By: Terry Hunsicker
On Sept. 26, President Joe Biden joined a United Auto Workers (UAW) picket line in support of striking autoworkers in Michigan.
Biden, speaking at the event, encouraged strike members and voiced his support for their demands.
“Stick with it,” the president said to the striking auto workers.“You deserve what you earned, and you’ve earned a hell of a lot more than you’re getting paid now.”
The visit marks the first time a sitting President has directly joined a picket line, with previous presidents either taking the role of mediators or only promising support, such as former president Barack Obama’s unfulfilled promise to join a picket line.
“I’ll put on a comfortable pair of shoes myself. I’ll walk on that picket line with you as President of the United States,” said Obama in the 2007 campaign event.
A day after Biden’s visit to the striking workers, former president Donald Trump followed with a visit to workers in Michigan as part of his reelection campaign. Notably, his visit was to a non-union manufacturer, and the UAW’s president Shawn Fain told CNN in an interview his intention to ignore the visit by Trump and criticized the former president for appealing to automotive workers.
“I don’t think the man has any bit of care about what our workers stand for, what the working class stands for.” Fain said, “I find a pathetic irony that the former president is going to hold a rally for union members at a nonunion business.”
The latest UAW strike, which Biden visited, began on Sept. 15 against assembly plants owned by Detroit’s three major automotive manufacturers; General Motors, Ford, and Stellantis.
The UAW’s primary demands for the strike include a 36% increase in pay that includes annual adjustments to match the cost of living, and an end to wage tiers that gave significantly more pay to those who had been with the companies for longer, despite working the same jobs as newer members of the company who were designated in the low tier of wages.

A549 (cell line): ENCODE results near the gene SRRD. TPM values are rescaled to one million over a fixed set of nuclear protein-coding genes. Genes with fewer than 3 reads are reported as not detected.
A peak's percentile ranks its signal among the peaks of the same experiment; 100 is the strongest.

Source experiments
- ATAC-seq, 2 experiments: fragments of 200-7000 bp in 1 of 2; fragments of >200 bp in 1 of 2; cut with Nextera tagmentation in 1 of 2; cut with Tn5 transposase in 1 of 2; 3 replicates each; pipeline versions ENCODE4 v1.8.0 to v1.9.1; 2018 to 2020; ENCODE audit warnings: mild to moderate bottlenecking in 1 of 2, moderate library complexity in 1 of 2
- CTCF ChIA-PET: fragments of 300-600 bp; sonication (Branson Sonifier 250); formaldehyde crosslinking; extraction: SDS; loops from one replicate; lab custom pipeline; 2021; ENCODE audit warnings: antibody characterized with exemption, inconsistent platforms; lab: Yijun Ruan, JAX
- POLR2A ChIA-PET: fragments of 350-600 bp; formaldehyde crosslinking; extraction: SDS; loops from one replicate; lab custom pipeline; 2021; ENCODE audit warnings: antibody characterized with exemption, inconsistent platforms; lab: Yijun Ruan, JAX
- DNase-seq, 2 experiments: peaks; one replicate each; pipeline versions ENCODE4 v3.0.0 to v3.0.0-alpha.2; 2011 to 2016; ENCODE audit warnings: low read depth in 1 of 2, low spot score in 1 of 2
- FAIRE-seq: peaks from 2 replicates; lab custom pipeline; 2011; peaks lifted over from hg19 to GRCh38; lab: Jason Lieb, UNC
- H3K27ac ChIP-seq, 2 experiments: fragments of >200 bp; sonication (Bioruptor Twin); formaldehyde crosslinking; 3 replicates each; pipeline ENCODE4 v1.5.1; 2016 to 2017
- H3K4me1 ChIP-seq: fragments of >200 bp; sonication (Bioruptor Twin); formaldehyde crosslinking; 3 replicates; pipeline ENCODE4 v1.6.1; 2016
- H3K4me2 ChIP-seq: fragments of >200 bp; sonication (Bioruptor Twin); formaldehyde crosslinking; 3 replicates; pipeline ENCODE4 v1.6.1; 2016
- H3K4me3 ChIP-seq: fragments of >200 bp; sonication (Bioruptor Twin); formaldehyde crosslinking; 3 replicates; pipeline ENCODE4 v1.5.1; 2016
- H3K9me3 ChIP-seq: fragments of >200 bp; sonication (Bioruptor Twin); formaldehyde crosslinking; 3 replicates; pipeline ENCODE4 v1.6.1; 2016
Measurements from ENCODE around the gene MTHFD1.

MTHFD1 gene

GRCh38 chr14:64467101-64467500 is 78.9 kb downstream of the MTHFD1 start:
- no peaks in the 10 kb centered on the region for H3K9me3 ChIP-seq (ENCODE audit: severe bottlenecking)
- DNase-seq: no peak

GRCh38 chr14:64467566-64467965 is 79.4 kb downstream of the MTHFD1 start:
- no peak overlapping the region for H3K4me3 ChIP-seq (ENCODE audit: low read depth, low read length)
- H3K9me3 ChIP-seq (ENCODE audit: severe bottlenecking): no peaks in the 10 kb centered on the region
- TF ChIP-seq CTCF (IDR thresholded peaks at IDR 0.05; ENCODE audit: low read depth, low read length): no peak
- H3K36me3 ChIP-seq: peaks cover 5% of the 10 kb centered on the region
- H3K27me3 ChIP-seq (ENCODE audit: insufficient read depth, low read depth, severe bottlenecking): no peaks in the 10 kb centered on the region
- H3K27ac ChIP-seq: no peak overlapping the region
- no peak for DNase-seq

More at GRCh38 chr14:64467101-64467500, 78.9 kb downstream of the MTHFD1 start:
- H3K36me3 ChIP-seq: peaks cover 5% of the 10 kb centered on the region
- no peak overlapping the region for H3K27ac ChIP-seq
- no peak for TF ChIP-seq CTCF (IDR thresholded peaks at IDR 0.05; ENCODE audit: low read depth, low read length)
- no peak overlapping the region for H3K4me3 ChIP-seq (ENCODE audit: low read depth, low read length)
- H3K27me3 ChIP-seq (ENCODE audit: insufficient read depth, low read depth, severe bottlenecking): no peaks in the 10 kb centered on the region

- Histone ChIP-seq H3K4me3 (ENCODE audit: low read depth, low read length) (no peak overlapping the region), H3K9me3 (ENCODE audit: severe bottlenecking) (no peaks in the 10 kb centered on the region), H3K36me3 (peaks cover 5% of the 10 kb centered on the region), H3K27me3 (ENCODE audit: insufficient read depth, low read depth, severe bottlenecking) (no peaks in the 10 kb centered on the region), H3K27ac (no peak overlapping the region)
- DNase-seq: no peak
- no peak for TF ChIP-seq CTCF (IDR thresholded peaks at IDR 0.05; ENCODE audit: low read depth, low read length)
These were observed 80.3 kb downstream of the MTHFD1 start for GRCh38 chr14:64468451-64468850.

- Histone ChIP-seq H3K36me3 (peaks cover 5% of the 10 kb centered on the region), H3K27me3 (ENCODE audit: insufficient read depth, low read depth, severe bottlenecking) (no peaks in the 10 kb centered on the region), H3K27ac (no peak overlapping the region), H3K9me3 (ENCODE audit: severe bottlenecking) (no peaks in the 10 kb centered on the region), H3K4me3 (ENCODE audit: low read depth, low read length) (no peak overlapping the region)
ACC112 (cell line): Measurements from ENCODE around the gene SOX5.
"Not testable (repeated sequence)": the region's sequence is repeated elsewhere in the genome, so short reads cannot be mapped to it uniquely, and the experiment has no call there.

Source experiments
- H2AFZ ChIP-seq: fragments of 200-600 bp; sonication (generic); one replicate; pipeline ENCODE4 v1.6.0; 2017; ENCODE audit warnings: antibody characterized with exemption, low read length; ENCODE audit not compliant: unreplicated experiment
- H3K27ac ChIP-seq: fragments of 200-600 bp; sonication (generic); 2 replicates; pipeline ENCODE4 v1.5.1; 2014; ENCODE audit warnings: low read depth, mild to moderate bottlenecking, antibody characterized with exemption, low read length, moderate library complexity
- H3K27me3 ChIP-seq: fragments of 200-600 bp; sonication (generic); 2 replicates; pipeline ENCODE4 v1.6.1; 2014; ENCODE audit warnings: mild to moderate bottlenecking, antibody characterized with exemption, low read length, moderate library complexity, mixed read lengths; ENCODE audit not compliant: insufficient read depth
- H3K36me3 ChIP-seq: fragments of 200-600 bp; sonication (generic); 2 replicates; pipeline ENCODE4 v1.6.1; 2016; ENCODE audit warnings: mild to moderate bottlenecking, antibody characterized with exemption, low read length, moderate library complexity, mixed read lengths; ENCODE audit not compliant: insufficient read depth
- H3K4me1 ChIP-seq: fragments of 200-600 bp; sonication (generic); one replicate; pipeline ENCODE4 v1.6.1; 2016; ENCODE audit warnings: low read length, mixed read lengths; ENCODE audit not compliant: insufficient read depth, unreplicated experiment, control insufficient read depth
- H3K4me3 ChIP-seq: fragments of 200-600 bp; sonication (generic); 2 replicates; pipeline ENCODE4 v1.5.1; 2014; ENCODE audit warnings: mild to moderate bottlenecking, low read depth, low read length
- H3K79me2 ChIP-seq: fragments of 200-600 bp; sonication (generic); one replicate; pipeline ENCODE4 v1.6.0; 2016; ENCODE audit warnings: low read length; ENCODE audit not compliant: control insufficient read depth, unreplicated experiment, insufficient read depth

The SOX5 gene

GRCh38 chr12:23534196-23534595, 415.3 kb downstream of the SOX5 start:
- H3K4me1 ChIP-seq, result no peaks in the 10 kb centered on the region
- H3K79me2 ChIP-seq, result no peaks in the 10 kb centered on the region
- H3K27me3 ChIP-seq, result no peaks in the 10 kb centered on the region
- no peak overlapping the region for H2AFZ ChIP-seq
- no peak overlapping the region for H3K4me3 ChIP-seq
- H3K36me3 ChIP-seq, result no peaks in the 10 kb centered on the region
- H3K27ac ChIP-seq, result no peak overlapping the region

Another long-term goal by the UAW for worker pay is the idea of a 32-hour work week which pays equal to a 40-hour work week, with more overtime pay for workers, championed by Fain. Although he described the specific goal of a 32-hour work week as “audacious” in a recording through Facebook Live, optimism is still high with the UAW’s president.
The strike marked a departure from the tactics of previous automotive strikes, as only a limited number of UAW workers walked out of all three companies simultaneously, instead of the expected mass walkouts of previous strikes.
The split strike tactic is meant to turn the three companies against each other and allowed Jeep manufacturer Stellantis to avoid further strikes after it made more concessions than Ford and General Motors before a deadline set by the UAW. The smaller individual strikes also allow the UAW to limit the strain on their $825 million strike fund, which provides $500 in weekly payments to striking workers, along with reimbursed health care costs.